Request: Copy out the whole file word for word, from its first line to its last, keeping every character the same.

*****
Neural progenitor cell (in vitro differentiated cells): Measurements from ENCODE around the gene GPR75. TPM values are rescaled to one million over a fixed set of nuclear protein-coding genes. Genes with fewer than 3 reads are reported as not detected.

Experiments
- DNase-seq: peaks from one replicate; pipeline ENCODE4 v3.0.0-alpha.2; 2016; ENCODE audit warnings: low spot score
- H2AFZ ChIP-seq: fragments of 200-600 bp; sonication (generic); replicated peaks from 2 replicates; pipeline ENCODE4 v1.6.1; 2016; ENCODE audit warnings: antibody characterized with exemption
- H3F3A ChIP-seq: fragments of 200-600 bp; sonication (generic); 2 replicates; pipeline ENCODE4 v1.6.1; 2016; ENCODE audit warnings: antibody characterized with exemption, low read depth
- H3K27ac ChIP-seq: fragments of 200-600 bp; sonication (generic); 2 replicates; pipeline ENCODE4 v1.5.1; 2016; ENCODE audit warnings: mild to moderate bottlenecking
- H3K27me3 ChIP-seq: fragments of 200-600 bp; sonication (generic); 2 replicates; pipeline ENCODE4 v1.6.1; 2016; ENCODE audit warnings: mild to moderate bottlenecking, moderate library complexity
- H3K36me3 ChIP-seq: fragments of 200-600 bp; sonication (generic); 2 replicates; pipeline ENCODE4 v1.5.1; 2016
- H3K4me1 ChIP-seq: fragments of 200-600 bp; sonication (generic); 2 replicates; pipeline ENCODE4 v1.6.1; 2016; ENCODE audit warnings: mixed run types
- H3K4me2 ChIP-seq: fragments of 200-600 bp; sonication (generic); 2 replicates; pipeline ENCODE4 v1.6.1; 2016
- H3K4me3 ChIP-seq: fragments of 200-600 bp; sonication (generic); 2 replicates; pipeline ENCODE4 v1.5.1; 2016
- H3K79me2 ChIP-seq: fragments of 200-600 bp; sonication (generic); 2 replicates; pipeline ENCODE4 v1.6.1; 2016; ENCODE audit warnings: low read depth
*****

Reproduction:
Neural progenitor cell (in vitro differentiated cells): Measurements from ENCODE around the gene GPR75. TPM values are rescaled to one million over a fixed set of nuclear protein-coding genes. Genes with fewer than 3 reads are reported as not detected.

Experiments
- DNase-seq: peaks from one replicate; pipeline ENCODE4 v3.0.0-alpha.2; 2016; ENCODE audit warnings: low spot score
- H2AFZ ChIP-seq: fragments of 200-600 bp; sonication (generic); replicated peaks from 2 replicates; pipeline ENCODE4 v1.6.1; 2016; ENCODE audit warnings: antibody characterized with exemption
- H3F3A ChIP-seq: fragments of 200-600 bp; sonication (generic); 2 replicates; pipeline ENCODE4 v1.6.1; 2016; ENCODE audit warnings: antibody characterized with exemption, low read depth
- H3K27ac ChIP-seq: fragments of 200-600 bp; sonication (generic); 2 replicates; pipeline ENCODE4 v1.5.1; 2016; ENCODE audit warnings: mild to moderate bottlenecking
- H3K27me3 ChIP-seq: fragments of 200-600 bp; sonication (generic); 2 replicates; pipeline ENCODE4 v1.6.1; 2016; ENCODE audit warnings: mild to moderate bottlenecking, moderate library complexity
- H3K36me3 ChIP-seq: fragments of 200-600 bp; sonication (generic); 2 replicates; pipeline ENCODE4 v1.5.1; 2016
- H3K4me1 ChIP-seq: fragments of 200-600 bp; sonication (generic); 2 replicates; pipeline ENCODE4 v1.6.1; 2016; ENCODE audit warnings: mixed run types
- H3K4me2 ChIP-seq: fragments of 200-600 bp; sonication (generic); 2 replicates; pipeline ENCODE4 v1.6.1; 2016
- H3K4me3 ChIP-seq: fragments of 200-600 bp; sonication (generic); 2 replicates; pipeline ENCODE4 v1.5.1; 2016
- H3K79me2 ChIP-seq: fragments of 200-600 bp; sonication (generic); 2 replicates; pipeline ENCODE4 v1.6.1; 2016; ENCODE audit warnings: low read depth